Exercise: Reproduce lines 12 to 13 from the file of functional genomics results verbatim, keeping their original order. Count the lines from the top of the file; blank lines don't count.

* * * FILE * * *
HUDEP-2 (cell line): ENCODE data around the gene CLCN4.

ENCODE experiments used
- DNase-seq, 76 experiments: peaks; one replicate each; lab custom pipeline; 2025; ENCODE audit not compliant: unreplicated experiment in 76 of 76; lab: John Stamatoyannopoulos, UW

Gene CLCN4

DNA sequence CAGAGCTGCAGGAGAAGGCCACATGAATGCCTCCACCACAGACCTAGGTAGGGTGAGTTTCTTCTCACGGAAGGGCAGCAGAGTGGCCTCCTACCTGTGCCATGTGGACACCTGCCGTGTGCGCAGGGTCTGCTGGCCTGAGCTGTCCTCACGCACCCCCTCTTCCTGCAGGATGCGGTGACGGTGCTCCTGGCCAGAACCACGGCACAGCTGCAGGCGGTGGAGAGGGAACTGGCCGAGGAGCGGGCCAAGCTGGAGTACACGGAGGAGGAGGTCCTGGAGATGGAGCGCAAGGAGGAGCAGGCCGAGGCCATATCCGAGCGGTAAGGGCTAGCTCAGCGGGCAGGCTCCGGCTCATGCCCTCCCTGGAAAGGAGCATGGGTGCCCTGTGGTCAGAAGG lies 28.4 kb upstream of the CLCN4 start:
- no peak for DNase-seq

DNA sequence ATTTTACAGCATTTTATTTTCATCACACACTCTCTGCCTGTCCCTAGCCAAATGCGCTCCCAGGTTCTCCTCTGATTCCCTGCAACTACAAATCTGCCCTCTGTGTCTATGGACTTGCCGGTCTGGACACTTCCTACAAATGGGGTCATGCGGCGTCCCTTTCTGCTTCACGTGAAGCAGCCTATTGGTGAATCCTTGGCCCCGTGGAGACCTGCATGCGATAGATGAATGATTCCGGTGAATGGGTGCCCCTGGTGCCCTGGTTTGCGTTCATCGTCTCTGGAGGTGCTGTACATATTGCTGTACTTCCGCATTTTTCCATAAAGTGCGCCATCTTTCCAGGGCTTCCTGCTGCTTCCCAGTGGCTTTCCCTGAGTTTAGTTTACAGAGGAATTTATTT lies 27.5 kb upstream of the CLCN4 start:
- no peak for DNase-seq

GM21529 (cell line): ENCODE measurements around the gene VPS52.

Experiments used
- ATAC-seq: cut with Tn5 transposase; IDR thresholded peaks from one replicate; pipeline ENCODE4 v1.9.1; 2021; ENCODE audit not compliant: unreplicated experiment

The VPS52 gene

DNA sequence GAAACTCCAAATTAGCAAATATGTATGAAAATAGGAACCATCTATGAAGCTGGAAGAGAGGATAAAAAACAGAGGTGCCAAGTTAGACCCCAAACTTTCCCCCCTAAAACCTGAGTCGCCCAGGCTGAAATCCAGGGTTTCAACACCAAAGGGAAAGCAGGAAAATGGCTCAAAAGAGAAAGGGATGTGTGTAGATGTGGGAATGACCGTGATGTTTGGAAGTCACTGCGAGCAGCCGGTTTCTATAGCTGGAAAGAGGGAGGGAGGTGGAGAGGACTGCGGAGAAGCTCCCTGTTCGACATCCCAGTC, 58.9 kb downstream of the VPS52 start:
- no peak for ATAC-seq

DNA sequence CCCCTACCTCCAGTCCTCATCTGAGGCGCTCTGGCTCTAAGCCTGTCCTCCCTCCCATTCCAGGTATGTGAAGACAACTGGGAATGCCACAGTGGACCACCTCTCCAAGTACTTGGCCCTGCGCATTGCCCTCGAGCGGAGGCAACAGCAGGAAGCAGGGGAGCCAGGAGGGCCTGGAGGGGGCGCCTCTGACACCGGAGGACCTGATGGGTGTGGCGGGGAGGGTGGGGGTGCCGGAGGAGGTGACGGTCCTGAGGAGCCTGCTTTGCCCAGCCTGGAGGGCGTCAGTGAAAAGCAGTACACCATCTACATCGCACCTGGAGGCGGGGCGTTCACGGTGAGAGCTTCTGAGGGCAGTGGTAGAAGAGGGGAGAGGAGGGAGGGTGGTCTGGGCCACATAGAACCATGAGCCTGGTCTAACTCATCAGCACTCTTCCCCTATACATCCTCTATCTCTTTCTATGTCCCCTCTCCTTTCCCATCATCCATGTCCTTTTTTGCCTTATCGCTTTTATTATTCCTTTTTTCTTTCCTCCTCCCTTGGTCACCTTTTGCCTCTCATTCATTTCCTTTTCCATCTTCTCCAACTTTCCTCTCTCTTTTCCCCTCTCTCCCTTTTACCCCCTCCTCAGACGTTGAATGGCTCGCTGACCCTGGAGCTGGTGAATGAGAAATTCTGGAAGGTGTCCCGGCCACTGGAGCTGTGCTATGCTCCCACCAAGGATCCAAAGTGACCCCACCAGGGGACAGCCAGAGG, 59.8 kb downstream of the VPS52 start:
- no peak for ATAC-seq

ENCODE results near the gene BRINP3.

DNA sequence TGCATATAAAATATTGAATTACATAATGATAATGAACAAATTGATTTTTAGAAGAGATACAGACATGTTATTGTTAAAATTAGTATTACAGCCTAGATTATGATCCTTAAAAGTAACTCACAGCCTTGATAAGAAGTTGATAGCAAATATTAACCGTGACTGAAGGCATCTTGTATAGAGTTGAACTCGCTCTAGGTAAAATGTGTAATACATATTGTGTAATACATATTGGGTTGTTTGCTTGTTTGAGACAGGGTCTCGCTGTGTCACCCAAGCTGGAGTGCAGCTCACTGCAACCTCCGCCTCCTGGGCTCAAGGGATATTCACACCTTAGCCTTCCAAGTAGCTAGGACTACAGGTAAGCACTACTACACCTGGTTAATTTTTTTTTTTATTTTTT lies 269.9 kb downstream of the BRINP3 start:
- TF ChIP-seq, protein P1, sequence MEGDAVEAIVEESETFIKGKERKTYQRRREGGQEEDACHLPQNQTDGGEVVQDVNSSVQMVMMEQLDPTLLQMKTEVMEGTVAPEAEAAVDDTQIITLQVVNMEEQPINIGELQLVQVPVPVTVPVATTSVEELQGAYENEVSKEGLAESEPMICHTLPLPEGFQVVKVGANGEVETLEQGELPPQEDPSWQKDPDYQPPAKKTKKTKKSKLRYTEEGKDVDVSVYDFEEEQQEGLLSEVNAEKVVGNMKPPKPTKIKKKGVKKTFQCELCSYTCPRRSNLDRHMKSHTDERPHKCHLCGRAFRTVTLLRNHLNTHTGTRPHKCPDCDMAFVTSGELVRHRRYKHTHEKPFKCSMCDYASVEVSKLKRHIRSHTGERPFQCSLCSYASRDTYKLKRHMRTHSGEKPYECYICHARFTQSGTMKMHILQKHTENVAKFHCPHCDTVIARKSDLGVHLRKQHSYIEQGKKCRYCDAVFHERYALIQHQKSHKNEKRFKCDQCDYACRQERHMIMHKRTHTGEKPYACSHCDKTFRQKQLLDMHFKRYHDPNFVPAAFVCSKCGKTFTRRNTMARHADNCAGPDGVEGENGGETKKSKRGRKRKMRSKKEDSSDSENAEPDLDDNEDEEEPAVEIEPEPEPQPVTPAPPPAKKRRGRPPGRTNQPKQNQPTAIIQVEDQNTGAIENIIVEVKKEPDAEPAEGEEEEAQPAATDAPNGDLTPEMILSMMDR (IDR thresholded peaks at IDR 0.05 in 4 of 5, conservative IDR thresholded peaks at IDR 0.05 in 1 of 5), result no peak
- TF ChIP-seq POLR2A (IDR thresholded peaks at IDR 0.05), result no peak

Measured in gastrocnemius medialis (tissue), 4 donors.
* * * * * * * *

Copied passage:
The VPS52 gene

DNA sequence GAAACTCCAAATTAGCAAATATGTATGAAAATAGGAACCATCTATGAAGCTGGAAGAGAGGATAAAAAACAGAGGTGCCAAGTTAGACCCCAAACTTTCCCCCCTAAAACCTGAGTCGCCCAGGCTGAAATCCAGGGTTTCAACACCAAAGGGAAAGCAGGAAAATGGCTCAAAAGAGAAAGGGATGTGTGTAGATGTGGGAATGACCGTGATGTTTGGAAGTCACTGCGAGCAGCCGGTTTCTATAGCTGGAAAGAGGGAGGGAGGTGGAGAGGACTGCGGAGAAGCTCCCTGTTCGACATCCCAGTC, 58.9 kb downstream of the VPS52 start: